In the midst of the hustle and bustle of the quarterly Vendor Fair, what many students often do not see is the persevering work of individual on-campus organization spromoting their causes on Ring Road. One such organization is the American Indian Student Association.
Throughout November the group has been working hard to promote Native American Month, offering numerous festivities in order to gain more exposure, such as film screenings, basket weaving and dreamcatcher workshops, musical performances and discussion panels.
Among the events was ‘Tribal Sovereignty Unveiled,’ a forum led by anthropology Professor Robert ‘Hank’ Stevens, who is an active member of the Osage Nation.
The forum took place on Nov. 15 in the Cross-Cultural Center and addressed the issue of ‘Indian Gaming,’ which has spurred so much heated debate lately due to the exposure of Proposition 70.
Kristopher Hohag, fourth-year sociology major, chair of AISA and member of the Paiute Tribe, encourages everyone to expose themselves to different opinions, preferably those of people who have garnered real-life experience.
‘It is important for individuals to seek out forums such as this to hear the views of the real people who are affected by the issues, not just the sponsors or spokespeople who pay for the commercials and ads,’ Hohag said.
Students may normally feel more like passive listeners instead of participants when attending lectures such as these. However, according to Hohag, ‘students can make an impact by educating others through what they have learned directly.’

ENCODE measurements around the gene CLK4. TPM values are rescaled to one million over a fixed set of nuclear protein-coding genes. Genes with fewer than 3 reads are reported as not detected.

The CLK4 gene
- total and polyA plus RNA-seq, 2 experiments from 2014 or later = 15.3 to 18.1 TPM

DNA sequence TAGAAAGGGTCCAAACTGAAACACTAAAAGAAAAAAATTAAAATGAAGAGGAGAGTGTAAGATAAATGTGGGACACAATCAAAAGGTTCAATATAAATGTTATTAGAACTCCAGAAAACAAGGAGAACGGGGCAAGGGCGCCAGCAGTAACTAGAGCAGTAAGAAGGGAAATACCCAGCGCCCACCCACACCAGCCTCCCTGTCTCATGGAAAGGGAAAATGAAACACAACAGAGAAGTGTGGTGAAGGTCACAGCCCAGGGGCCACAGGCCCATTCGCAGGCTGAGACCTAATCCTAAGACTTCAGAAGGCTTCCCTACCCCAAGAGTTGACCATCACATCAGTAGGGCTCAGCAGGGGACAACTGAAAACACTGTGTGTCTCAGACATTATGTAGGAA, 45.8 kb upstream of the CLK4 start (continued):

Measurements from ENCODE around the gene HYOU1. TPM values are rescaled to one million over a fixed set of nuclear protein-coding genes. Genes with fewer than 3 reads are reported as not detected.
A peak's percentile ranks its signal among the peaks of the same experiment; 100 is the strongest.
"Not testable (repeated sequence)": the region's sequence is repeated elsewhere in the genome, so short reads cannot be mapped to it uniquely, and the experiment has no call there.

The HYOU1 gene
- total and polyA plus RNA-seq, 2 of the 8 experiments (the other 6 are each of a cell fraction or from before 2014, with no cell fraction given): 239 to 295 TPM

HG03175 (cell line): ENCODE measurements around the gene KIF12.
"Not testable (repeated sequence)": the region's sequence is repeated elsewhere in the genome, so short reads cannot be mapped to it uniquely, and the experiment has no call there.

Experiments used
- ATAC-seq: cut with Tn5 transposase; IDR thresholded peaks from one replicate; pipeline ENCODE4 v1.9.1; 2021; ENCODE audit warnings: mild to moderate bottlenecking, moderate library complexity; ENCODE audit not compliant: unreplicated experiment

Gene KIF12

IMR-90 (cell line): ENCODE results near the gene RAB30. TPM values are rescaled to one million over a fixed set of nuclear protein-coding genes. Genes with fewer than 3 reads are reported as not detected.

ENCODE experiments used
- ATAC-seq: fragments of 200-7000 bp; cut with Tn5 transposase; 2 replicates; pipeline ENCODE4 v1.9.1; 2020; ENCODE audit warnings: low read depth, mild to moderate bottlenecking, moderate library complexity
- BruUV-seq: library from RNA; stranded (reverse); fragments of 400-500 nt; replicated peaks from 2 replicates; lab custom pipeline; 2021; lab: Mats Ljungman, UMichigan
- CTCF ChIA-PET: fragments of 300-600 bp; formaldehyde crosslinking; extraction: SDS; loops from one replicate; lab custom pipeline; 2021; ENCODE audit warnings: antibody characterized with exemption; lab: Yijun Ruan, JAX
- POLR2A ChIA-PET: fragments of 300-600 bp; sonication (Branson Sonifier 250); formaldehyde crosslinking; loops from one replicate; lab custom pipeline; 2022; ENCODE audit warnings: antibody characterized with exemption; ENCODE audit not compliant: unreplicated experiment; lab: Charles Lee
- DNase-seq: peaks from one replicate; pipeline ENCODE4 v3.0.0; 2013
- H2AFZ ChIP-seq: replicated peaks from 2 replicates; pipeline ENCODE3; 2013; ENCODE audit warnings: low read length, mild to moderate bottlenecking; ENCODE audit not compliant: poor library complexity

When asked why it was so important for those who do not know much about the Native American community to correct their misconceptions, Stevens emphasized the importance of ‘human relations among all beings and [the importance of being] conscious of the social, environmental, as well as interpersonal relations.’
Stevens said, ‘It is about feeling responsive, related, and to care for those around you.’
Stevens’ talk focused largely on sovereignty and what it actually meant to be a self-governing group of individuals.
Despite the common belief that sovereign regions merely function as autonomous governments, he suggested that sovereignty is also a form of social practice that is comprised of collective peoples that typically, within their own community, establish standardized government, territorial associations and connections with those outside of their group.
According to Stevens, this idea of sovereignty is inherent, meaning that this form of government originated from practiced social and public life which dates back to prehistoric forms of culture.
For instance, many regulations were expressed through oral traditions, like ceremonial song and dance, rather than through written documents.
Stevens also points out that Native Americans have always formed councils whose members were nominated or delegated by families to solve problems through the idea of ‘advise and consent’
Filed Under: Features